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Full-Length Playoff Leagues - Fantasy Football Strategy & Picks

The regular season is over, but that doesn't mean the fantasy fun stops there. While certainly inferior to full season leagues, playoff fantasy football is still a great way to carry on playing this game that we love and providing us all with a vested interest in each of these playoff games, no matter how unexciting some of them may appear to be.

Playoff leagues come in many shapes and sizes. Today's discussion will concern one particular format and my preferred format - pick a 16 player roster before the start of the playoffs and accumulate as many points as possible over the four rounds.

Each round, you must start a QB, RB, RB, WR, WR, TE, FLEX, and DEF. Well, that is, for as long as you can. If you're able to submit a full lineup each week, you're probably going to win. Which brings us to the first step in drafting your team.

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Select Players That Will Play Multiple Games

Obviously, this is easier said than done. Football is very much a game with randomness and if we knew who would win these games, this would be too easy. In this format, under no circumstances should you not be fielding a full lineup for at least the first two rounds. That is something you can guarantee due to the nature of the first round byes. The biggest challenge is ensuring you can get close to a full lineup when we're down to just four teams in the conference championships and then just two in the Super Bowl.

The odds of any team playing round one advancing to the Super Bowl will almost always be lower than the teams with the byes. You need at least eight players on your roster playing in the first round. Make sure all of those players (yes, every single one) is on a team you think will also be playing next week.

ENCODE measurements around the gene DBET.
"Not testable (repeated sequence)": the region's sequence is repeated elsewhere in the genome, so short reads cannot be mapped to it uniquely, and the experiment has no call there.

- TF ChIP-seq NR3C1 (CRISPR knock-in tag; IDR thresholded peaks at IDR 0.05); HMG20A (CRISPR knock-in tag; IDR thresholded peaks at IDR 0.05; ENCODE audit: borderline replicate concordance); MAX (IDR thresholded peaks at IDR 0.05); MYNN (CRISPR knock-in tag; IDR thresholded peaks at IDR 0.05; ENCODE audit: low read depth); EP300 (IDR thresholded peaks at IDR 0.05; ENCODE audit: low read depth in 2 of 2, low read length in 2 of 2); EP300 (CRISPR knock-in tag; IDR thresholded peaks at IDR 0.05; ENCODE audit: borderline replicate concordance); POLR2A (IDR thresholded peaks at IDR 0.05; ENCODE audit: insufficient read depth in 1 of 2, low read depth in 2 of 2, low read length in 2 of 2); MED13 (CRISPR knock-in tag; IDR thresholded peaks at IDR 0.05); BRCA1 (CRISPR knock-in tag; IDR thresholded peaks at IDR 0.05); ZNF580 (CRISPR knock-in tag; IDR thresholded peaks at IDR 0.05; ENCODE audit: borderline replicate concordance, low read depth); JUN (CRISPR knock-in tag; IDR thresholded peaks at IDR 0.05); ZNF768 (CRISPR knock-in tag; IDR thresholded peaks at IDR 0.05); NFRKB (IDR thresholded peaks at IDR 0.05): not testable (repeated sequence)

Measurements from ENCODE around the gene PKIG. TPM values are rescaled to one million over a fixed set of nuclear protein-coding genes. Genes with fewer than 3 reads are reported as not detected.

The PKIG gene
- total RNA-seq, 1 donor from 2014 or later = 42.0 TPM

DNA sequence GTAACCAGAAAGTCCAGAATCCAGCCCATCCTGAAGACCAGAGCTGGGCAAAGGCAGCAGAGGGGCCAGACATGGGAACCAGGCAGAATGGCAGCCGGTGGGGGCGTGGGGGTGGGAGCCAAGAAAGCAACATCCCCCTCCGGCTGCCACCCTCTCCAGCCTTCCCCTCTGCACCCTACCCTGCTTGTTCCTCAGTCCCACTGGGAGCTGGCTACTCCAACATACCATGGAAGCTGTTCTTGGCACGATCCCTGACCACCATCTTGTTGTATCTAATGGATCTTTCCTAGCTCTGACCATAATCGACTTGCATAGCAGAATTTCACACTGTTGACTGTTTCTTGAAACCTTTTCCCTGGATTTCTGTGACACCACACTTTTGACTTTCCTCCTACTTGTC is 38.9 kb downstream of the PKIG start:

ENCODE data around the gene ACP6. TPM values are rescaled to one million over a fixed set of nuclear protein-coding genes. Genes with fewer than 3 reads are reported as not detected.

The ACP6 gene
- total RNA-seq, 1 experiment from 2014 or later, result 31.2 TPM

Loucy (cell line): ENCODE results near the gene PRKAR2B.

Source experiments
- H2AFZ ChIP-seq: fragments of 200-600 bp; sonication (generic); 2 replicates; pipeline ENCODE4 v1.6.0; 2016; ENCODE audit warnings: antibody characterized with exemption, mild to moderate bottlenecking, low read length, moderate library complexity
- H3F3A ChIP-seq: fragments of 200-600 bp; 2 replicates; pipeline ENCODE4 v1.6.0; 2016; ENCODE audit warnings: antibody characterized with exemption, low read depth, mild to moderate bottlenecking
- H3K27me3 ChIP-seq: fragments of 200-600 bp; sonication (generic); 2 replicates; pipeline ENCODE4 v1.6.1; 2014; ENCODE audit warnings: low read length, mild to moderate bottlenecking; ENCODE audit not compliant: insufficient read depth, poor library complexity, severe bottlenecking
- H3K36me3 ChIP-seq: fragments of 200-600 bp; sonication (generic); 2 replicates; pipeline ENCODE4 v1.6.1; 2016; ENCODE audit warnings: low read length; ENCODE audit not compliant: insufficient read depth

Predict The Outcome Of The Games

In order to optimize your chances of winning, you need to have conviction. You are not going to win your playoff league by playing it safe and taking players on just about every team. There are 12 teams in the playoffs, which means eight of them will be gone after the first two rounds. You need to have as many players as possible on those final four and ultimately, final two teams.

To do that, you have to trust your analysis on how the actual games will play out. This is the fundamental difference between playoff fantasy (specifically, this format) and regular season fantasy. We don't care who wins the regular season games as long as our players produce because, absent injury, our players all play the same 16 games. In playoff fantasy, the outcome of the games is immensely important. Once your player's team loses, that's it for that player. Your roster literally just shrinks. You cannot replace him.


Pick The Best Players...On The Teams You Think Will Win

Now we're at the point where we can discuss actual players. I absolutely love Tarik Cohen's opening round matchup. Ezekiel Elliott is by far the best RB play in round 1. Lamar Jackson's rushing floor makes him an excellent fantasy QB. The problem with these players is they're all on teams that I think will lose. I do think that typically, in the first round, there are at least one or two games where you're pretty confident in the outcome. I don't feel that way about this year's matchups at all.

In fact, I think all four road teams are going to win (that almost certainly won't happen, but it speaks to the uncertainty of this year's games). Ideally, you don't want to lose a single player this weekend. If you can head into round two with all 16 of your players, you're in a great position to ensure you have more players as the pool shrinks.

My predictions on how the NFL playoffs will play out are just that - my predictions. You can and should have your own and select your players accordingly. If you think the Colts are going on a run behind the arm of Andrew Luck, then you can and should leave Chiefs off your roster, banking on the Colts taking out the Chiefs and Luck and T.Y. Hilton playing at least three games. If you, like me, think the Saints are going to the Super Bowl, then load up on Michael Thomas, Drew Brees, and Alvin Kamara.